Of that group, 38 million are people with health conditions that put them at increased risk for cardiovascular disease.
These findings, by Stephen D. Persell and co-researchers at Northwestern University Feinberg School of Medicine, are reported in the February issue of the Journal of General Internal Medicine. Persell, who led the study, is assistant professor of medicine at the Feinberg School.
The study, which compared 2001 NIH cholesterol level targets with revised, more stringent, optimal targets issued in 2004, found that 10 million more adults had LDL-C ("bad cholesterol") levels above the new targets.
The new guidelines recommend that physicians strive to get patients' LDL-C levels lower, particularly for those at moderately high and high risk for heart disease.
"Nationally, we are far from achieving the 2001 goals, and as new evidence leads the NIH to push optional goals down further, the gap between what we believe to be ideal goals and what has been achieved gets even wider," Persell said.
Too much LDL-C can build up on the inner lining of arteries that feed the brain and heart, and in conjunction with other substances form plaques (deposits) that can clog vessels and cause a stroke or heart attack.
In combination with cardiovascular disease risk factors, such as high blood pressure, diabetes, tobacco smoking and/or family history of heart disease, high levels of LDL-C put individuals at increased risk for heart disease.
The goal for high-risk (heart disease or diabetes) patients is an LDL-C level was less than 100. However, a level of 70, rather than 100, is suggested in updated recommendations for those who are at very high risk for cardiovascular disease.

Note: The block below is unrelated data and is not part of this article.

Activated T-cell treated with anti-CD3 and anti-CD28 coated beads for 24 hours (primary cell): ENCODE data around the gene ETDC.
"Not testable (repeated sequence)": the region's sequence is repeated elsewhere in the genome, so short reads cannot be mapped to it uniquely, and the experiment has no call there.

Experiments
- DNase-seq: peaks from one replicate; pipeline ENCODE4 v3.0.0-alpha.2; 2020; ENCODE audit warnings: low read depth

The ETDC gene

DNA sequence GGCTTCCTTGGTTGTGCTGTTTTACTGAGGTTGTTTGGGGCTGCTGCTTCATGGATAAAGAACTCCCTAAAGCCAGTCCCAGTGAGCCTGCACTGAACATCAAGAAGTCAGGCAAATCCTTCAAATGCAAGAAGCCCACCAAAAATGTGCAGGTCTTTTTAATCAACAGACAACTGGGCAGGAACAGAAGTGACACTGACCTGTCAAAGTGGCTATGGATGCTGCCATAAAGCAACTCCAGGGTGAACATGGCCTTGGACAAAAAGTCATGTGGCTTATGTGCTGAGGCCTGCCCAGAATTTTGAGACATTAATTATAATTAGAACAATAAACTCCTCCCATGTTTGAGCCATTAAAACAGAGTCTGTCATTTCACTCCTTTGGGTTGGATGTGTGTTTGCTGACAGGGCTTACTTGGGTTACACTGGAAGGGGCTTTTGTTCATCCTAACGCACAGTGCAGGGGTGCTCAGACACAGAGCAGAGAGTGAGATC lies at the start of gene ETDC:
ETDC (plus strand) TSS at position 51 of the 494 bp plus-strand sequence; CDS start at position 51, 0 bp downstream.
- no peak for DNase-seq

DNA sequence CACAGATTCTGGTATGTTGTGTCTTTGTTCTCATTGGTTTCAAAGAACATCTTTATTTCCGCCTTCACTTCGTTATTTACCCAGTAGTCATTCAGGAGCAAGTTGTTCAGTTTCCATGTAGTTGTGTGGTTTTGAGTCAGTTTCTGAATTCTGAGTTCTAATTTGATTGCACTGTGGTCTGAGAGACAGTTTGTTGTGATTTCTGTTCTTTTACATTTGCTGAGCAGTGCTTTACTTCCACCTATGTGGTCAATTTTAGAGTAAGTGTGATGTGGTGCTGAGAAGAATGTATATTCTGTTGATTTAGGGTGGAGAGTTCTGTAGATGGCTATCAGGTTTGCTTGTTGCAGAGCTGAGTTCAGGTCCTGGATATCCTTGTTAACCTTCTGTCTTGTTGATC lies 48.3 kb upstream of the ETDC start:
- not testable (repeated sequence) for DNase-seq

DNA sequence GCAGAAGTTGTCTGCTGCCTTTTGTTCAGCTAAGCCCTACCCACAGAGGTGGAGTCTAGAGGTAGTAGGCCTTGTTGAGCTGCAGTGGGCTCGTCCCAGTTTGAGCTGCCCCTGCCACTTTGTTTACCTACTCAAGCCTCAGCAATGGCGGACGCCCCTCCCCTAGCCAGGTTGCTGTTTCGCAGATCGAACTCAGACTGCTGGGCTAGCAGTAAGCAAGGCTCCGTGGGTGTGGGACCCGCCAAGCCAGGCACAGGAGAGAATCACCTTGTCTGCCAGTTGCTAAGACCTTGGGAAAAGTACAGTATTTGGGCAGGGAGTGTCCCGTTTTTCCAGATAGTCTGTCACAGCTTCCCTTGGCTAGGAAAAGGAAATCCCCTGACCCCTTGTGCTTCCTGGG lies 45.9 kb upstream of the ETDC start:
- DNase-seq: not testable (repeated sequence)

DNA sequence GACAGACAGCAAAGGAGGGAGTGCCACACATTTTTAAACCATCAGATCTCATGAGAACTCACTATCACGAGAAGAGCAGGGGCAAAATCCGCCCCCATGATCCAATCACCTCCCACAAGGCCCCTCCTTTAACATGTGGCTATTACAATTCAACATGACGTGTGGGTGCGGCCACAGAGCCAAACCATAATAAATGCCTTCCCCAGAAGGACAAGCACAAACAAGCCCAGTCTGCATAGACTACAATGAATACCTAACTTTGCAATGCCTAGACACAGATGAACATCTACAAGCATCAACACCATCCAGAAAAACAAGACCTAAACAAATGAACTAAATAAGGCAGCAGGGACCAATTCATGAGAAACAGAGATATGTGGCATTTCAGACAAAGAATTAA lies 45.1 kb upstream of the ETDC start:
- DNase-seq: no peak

The new optional goal for those at moderately high risk is 100, compared to the 2001 goal of 130.
The study notes that despite the fact that nearly all persons in the high-risk group have LDL-C levels that are too high, 25 percent of them already use cholesterol-lowering medications, such as statins.
The study shows that many more people would need drug therapy to reach the recommended LDL-C levels, but it notes that a substantial number are unlikely to achieve these goals with standard-dose statins.
Current costs may also place those drugs out of reach for many patients. At current retail prices, a year's supply of 40 milligrams daily of generic lovastatin can cost $450 to $700. Costs per patient would be even higher if name-brand statins or high-dose statins and combination drug therapy are used.
The updated guidelines, published in July 2004, were based on a review of five major clinical studies of statin therapy conducted after the 2001 guidelines were released.
Persell's co-investigators on this study were Donald M. Lloyd-Jones, M.D., assistant professor of preventive medicine and of medicine; and David W. Baker, M.D., associate professor of medicine and chief of general internal medicine at the Feinberg School.
This study was supported the Division of General Internal Medicine funds, Northwestern University.
Last reviewed: By John M. Grohol, Psy.D. on 21 Feb 2009
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